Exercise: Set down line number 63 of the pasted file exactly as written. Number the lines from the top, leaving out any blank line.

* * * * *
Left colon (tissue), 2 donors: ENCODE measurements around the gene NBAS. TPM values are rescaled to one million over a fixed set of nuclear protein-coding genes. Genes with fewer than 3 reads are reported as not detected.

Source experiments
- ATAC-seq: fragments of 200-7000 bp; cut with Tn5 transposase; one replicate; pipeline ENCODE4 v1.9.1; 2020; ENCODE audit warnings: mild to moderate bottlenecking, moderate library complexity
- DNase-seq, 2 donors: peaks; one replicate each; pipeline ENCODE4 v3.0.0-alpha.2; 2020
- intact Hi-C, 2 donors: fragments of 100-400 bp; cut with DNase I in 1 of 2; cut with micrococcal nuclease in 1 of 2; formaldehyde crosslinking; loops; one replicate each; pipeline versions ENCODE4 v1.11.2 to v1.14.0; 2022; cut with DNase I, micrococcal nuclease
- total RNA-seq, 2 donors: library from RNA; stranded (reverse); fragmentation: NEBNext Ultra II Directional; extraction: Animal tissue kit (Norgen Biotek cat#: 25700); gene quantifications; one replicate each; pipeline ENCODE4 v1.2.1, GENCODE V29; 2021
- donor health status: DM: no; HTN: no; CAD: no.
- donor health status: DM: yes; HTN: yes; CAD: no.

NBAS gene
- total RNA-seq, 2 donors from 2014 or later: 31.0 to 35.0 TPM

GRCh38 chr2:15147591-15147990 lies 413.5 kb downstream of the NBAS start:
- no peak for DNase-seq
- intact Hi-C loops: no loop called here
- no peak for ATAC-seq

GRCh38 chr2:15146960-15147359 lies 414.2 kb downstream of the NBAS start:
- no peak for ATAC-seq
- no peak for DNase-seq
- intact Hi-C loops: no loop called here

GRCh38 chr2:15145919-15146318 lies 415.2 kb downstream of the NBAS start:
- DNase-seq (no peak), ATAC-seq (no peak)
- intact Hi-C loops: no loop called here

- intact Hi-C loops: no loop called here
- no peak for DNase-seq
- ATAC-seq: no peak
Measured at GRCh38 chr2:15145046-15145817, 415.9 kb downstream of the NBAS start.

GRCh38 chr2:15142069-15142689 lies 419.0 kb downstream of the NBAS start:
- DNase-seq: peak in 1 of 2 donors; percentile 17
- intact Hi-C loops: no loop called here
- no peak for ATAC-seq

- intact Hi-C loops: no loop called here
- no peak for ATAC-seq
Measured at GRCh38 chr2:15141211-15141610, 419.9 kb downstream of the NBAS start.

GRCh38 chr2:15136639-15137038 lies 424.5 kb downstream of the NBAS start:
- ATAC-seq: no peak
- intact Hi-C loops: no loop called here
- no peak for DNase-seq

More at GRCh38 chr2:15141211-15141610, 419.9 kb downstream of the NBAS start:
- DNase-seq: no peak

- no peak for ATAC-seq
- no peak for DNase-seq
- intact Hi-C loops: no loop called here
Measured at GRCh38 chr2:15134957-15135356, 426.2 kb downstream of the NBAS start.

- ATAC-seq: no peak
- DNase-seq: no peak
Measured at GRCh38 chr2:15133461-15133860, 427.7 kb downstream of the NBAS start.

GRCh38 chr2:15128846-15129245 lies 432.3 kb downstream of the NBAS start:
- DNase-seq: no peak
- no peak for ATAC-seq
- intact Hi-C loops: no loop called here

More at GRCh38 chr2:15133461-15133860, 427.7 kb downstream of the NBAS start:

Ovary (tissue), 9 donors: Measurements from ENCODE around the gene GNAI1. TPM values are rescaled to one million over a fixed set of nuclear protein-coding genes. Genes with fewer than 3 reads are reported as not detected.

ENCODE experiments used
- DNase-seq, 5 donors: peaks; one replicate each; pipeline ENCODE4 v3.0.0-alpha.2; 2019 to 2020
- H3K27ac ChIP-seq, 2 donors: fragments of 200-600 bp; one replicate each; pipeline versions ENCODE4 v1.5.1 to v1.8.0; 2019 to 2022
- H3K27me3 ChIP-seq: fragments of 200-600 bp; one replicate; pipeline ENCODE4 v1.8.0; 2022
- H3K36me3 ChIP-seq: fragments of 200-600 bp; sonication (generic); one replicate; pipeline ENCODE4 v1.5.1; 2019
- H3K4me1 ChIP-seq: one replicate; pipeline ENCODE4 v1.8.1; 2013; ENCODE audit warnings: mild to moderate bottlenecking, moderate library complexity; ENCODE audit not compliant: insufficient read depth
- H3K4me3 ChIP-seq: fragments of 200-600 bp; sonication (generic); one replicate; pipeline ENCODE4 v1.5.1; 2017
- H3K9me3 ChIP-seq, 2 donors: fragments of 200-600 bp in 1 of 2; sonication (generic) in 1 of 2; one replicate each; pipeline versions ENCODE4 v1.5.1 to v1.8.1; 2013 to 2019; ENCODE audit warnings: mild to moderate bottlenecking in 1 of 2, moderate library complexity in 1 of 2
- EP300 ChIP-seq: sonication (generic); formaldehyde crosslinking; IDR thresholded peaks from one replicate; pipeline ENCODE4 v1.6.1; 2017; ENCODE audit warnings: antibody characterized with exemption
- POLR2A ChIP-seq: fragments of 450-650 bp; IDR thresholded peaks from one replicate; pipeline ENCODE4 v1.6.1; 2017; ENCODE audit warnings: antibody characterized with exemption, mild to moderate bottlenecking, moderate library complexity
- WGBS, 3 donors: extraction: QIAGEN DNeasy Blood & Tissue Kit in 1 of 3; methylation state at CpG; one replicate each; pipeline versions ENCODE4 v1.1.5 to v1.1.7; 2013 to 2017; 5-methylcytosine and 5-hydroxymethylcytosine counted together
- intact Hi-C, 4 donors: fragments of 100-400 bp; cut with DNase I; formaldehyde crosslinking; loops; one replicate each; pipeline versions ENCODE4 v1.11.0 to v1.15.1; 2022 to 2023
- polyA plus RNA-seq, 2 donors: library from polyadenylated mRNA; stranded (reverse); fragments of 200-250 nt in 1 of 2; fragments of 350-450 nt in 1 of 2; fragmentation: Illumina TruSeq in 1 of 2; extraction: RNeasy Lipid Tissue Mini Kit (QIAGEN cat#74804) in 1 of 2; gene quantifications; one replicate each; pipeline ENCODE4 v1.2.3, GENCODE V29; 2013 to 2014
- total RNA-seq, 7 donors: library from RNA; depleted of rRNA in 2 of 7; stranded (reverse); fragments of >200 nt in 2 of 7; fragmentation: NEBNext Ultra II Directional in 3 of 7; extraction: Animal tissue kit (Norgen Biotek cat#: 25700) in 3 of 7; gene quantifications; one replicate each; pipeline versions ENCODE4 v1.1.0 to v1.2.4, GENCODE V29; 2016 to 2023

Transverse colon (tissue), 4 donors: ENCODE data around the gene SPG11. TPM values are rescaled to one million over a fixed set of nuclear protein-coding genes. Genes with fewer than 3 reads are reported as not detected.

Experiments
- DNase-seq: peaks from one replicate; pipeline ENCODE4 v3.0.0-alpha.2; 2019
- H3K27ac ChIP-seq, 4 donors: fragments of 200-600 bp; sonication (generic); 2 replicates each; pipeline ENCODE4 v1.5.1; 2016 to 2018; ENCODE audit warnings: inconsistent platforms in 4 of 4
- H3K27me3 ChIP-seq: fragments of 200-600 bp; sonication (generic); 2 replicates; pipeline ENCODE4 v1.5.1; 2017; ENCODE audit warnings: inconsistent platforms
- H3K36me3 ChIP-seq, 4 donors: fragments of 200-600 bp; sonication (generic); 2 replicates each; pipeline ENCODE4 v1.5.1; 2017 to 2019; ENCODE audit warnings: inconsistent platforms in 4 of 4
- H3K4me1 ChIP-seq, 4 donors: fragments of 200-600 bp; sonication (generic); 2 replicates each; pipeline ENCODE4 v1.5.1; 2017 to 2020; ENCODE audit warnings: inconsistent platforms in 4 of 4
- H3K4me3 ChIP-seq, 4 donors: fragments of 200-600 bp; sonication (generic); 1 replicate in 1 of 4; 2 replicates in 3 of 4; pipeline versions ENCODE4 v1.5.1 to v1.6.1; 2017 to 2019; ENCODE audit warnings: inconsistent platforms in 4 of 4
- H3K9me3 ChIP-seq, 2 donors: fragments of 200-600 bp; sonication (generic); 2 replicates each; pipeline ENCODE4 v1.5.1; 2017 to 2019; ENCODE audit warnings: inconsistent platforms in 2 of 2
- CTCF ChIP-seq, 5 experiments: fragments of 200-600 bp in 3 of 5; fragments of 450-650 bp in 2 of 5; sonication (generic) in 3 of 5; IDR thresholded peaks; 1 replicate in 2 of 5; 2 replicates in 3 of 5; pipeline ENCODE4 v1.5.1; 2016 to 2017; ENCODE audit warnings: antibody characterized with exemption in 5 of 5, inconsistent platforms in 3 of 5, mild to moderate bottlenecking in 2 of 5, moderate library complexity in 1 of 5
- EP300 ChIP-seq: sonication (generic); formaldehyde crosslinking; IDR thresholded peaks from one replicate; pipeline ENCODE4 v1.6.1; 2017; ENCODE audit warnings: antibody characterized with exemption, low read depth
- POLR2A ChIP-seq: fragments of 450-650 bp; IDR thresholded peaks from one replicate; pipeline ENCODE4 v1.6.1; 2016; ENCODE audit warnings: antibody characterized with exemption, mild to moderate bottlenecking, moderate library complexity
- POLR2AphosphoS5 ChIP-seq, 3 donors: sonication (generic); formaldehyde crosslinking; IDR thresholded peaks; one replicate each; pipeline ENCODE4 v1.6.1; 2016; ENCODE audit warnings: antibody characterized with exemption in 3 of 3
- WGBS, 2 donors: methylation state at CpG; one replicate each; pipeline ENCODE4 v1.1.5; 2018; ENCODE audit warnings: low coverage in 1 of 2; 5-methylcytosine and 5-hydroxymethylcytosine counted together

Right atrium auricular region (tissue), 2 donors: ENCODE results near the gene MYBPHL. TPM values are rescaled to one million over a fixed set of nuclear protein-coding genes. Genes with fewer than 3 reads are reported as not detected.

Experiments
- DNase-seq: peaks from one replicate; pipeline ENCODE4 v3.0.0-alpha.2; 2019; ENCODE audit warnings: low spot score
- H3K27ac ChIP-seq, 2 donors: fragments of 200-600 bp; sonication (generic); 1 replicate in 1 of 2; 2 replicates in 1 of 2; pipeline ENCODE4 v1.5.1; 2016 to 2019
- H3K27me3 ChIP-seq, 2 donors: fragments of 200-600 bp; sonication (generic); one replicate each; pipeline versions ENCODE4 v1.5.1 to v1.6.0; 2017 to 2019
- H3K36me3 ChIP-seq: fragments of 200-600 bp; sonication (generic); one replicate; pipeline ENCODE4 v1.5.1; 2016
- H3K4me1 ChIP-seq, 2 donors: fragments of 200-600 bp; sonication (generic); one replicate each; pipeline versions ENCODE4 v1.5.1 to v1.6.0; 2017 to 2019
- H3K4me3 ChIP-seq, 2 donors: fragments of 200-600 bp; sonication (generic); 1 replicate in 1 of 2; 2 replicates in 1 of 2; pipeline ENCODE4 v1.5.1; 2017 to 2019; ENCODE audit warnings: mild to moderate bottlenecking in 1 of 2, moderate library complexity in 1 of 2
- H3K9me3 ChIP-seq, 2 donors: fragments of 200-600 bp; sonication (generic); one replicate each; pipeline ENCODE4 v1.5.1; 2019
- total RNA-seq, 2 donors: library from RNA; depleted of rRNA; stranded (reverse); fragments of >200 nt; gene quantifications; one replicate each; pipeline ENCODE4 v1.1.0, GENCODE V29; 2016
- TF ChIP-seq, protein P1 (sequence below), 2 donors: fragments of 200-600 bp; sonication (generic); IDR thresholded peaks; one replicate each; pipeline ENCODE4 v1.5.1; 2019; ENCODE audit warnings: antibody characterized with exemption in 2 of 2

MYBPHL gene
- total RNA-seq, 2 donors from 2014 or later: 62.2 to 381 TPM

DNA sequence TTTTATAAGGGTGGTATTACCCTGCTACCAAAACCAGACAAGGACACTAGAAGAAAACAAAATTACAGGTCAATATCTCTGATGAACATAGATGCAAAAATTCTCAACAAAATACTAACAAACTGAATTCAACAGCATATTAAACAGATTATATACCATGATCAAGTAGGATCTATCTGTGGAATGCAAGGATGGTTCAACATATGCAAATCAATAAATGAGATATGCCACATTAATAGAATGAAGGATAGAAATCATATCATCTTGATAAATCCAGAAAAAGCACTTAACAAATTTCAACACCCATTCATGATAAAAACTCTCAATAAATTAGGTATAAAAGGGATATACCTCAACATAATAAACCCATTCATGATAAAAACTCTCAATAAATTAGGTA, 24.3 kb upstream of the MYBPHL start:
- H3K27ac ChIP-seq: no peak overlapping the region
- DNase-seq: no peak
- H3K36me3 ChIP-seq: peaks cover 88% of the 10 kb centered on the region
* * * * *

- intact Hi-C, 4 donors: fragments of 100-400 bp; cut with DNase I; formaldehyde crosslinking; loops; one replicate each; pipeline versions ENCODE4 v1.11.0 to v1.15.1; 2022 to 2023